John Salter ~ The American’s Tale

Woman from Bulgaria, whose name I for­got right away: I was lying about lov­ing the gudul­ka. Truth is, I’d nev­er heard a gudul­ka, at least that I was aware of. But you were so far from home I could tell you would appre­ci­ate some mea­sure of val­i­da­tion. This, too: I wasn’t even sure where Bulgaria was. Neighborhood of Romania, cor­rect? I thought of gyp­sies, and imag­ined a Sailor Jerry tat­too. And you kind of looked like that, with your wavy black hair and pierc­ing eyes. The eyes of a painter, which you were, though you were too shy to let me see what you were work­ing on. You were afraid of mos­qui­tos, apply­ing to your exposed skin some repel­lent you’d mixed up in your stu­dio. I told you that back in Minnesota, we con­sid­ered mos­qui­tos the state bird, but that joke was lost on you. The odor of that cream was dis­tinct, vague­ly med­i­c­i­nal, but not unpleas­ant enough to stop me from bur­row­ing into you on my last night at the colony, which shall go name­less to pro­tect us all. Within that her­mitage I was sort of a her­mit, so nobody else came down to the recre­ation build­ing for the farewell beer I’d bought in town, despite my gen­er­al invi­ta­tion at din­ner. Coronas, which, with­out ice, I sank in cold water in the sink and sliced limes where per­haps Cheever him­self had sliced limes. You were the only one I real­ly want­ed to show up, any­way, as the oth­ers annoyed me with their mile-a-minute Manhattan chat­ter. And you were so sweet and curvy, so sexy with your accent, I could not leave with­out at least try­ing to plant my flag. Afterwards, you stretched out on my bed, sort of lan­guid and bit­ter­sweet, like in the Steely Dan song, and drew a design in the dust on my night­stand, almost absent-mind­ed­ly, some­thing that remind­ed me of a Tibetan sym­bol. You should know that I took a pho­to­graph of it, and pinned it to my bul­letin board. For years it was up there like that, a cryp­tic sou­venir, until my nine-year-old daugh­ter hap­pened to exam­ine it one night in my study. She squint­ed, took it down, rotat­ed it, and put it back. “It’s a bird,” she announced. And it was. I’d been look­ing at it the wrong way the entire time. Sorry about that. But I did sug­gest she do her geog­ra­phy home­work on Bulgaria, and she assured me that yes, it real­ly is a fas­ci­nat­ing and beau­ti­ful country.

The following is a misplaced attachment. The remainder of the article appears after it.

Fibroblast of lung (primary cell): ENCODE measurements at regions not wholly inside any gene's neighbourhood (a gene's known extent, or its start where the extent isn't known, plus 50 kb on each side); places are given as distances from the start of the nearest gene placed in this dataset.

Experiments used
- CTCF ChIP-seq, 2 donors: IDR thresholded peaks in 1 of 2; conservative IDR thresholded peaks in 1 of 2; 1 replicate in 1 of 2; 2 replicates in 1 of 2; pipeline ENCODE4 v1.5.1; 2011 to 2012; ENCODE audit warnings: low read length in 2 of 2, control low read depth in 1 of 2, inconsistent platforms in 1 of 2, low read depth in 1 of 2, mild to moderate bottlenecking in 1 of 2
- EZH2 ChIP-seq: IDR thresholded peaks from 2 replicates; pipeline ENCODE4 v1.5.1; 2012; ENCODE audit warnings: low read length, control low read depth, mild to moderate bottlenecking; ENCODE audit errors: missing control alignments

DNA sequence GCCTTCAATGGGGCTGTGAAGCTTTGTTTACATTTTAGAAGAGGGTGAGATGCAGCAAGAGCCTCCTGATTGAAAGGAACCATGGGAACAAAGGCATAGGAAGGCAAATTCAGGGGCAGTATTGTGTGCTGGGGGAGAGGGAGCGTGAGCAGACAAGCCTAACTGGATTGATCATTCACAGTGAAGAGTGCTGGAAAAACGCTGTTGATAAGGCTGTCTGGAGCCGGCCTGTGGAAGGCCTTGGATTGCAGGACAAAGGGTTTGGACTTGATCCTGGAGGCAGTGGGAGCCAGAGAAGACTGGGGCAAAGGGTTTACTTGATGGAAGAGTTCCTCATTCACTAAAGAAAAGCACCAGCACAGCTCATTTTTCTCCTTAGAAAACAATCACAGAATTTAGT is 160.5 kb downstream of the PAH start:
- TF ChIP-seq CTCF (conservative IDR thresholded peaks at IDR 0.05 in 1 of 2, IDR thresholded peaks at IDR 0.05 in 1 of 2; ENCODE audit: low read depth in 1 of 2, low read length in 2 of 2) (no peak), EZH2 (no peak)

John Salter is the author of A Trout in the Sea of Cortez, and Alberta Clipper. His short fic­tion has appeared in jour­nals includ­ing Chattahoochee Review, Massachusetts Review, Florida Review, Third Coast, Pearl, Vestal Review, and Meridian. He lives in Fargo, North Dakota.